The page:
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T1D Superheroes for a Cure = JDRF

Meet Nate and Elise… T1D Superheroes for a CURE.  These sweet little ones live with type 1 diabetes (T1D) and were both diagnosed at a very young age (Nate at 14 months, Elise at 12 months).  Every 36 minutes a child in the United States is diagnosed with T1D.  Often developing in children, adolescents, and young adults, it’s sometimes called “juvenile diabetes.”  The warning signs of type 1 diabetes include extreme thirst; frequent urination; drowsiness or lethargy; sugar in urine; sudden vision changes; increased appetite; sudden weight loss; fruity, sweet, or wine-like odor on breath; heavy, labored breathing; stupor; and unconsciousness.  There is no cure for T1D.  

T1D occurs when the body’s immune system attacks and destroys the beta cells in the pancreas. When the beta cells are destroyed, no insulin can be produced, and the glucose stays in the blood, where it can cause serious damage to all the organ systems of the body.

For this reason, people with T1D must take insulin in order to stay alive.  This means undergoing multiple injections daily, or having insulin delivered through an insulin pump.  You will notice on the back of Elise and Nates’s arm there is a white egg shaped device attached to them.  They both wear an OmniPod, a tubeless insulin pump.  Although the use of an insulin pump does eliminate multiple injections daily, it does have to be changed out on a regular basis (every 3 days for the OmniPod).  It works like getting an IV, a cannula is inserted so that insulin delivery can take place.  So while many users benefit from such devices, they are NOT a cure and still require careful monitoring and management.

T1D also requires Nate and Elise to test their blood sugar by pricking their fingers for blood six or more times a day.    They must carefully balance their food intake and their exercise to help regulate their blood sugar levels, in an attempt to avoid hypoglycemic (low blood sugar) and hyperglycemic (high blood sugar) reactions, which can be life threatening.  For example, at our session, Elise tested her blood sugar and it was 113.  Since that was a good number for her, she did not have to make any corrections at that time.  Nate then tested his blood sugar and it was 71, which is slightly low for him so he then treated with a glucose Quick Stick to help bring his blood sugar up.  If either of their blood sugar levels had been high, they would have had to administer a calculated dose of insulin through their OmniPod to help bring their blood sugar level down.  When you have T1D, you are always calculating – carbs, correction factors, insulin to carb ratios and the list goes on.  Many times those living with T1D find that even though they strive for tight blood sugar control and follow their meal plan and insulin schedule, they still experience rapid fluctuations in their blood glucose.  It’s important to note that those fluctuations do not mean the person with diabetes has done anything wrong.  Many factors, including stress, hormone changes, periods of growth, and illness can easily cause blood sugar to swing out of control making T1D very difficult to manage.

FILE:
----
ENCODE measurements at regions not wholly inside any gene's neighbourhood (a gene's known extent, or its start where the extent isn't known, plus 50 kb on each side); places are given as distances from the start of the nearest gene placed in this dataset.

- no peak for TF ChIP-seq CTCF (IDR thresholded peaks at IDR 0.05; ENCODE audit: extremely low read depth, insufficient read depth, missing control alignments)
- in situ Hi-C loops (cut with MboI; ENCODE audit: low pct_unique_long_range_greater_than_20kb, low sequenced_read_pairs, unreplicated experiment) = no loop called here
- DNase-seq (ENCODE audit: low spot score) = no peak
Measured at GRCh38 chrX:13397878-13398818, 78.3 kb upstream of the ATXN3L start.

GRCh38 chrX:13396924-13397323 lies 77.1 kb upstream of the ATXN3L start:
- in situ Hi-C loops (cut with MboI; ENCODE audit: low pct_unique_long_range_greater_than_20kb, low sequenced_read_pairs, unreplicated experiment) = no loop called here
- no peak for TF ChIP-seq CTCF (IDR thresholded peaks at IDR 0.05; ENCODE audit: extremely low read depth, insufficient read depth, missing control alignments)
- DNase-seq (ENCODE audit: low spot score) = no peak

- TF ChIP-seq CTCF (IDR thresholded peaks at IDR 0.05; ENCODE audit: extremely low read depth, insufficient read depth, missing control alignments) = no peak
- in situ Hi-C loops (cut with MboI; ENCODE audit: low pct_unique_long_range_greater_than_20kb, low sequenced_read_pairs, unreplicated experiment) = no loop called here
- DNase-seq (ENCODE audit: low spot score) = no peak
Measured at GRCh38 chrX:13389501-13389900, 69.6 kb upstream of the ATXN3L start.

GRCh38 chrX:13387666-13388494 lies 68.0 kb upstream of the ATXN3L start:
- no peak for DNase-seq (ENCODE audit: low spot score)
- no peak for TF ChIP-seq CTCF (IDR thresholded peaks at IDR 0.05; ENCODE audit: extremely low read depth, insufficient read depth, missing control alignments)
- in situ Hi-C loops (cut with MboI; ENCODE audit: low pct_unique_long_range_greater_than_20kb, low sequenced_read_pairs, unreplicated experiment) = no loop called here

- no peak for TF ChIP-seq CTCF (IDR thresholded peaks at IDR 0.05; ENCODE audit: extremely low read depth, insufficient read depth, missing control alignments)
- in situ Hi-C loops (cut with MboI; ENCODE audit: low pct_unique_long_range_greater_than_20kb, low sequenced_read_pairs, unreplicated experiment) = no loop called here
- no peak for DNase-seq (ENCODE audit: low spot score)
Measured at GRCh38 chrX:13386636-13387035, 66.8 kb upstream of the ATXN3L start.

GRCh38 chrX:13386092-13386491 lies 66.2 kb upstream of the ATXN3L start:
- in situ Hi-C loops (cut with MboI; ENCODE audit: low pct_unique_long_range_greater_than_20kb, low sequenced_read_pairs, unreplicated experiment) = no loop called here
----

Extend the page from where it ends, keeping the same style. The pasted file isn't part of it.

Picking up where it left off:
I encourage you to read Nate’s and Elise’s diagnosis stories and be ready with some tissues.  Every. single. time. I read them, I can’t help but cry.  These T1D Superheroes and their families fight 24/7/365 against a disease that is very unpredictable and requires constant and careful management.  They also continue to have hope for a cure in their lifetime and are dedicated JDRF volunteers bringing awareness to T1D through their blogs (Nate’s Mom, Elise’s Mom) and raising significant funds through the JDRF Walk to Cure Diabetes.

JDRF is the leading global organization focused on T1D research. Driven by passionate, grassroots volunteers connected to children, adolescents, and adults with this disease, JDRF is the largest charitable supporter of T1D research. The goal of JDRF is to improve the lives of every person affected by T1D by accelerating progress on the most promising opportunities for curing, better treating, and preventing the disease.  JDRF will not rest until T1D is fully conquered.  Learn more by visiting www.jdrf.org.

Did you know that diabetes kills more people than breast cancer and AIDS combined in the United States.  So, if you know someone who fights this battle, encourage them.  They are in a fight for their health and life.

Get Involved.  There are countless ways to get involved in helping JDRF advance its goals.  From participating in fundraising events, making a donation, or volunteering, there are a variety of options to suit your needs and interests.  Please get in touch with your local chapter or international affiliate, and if you live in Dallas, TX or surrounding areas, please be sure and check out the JDRF Greater Dallas Chapter.  And don’t forget to use the “sharing is caring” feature below to help bring awareness to Nate & Elise’s story and this great organization.

Many kind thanks to Superkid Capes who generously donated the custom T1D cape sets for this very special session.  Brooke has such a big heart and was really great to work with!  Superkid Capes is offering a special coupon code for T1D families!!!  Just enter T1DAWARENESS at checkout and you will receive 10% off your purchase (excluding party cape sets).  You can visit her store at www.superkidcapesstore.com.

And very special thanks to Nate, Elise and their families for sharing their story and to all of the supporters who have made these Love Capture Give ® sessions possible by purchasing sessions through Tressavent Photography.

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Autoimmune Disease, Children, Chronic Illness, T1 Diabetes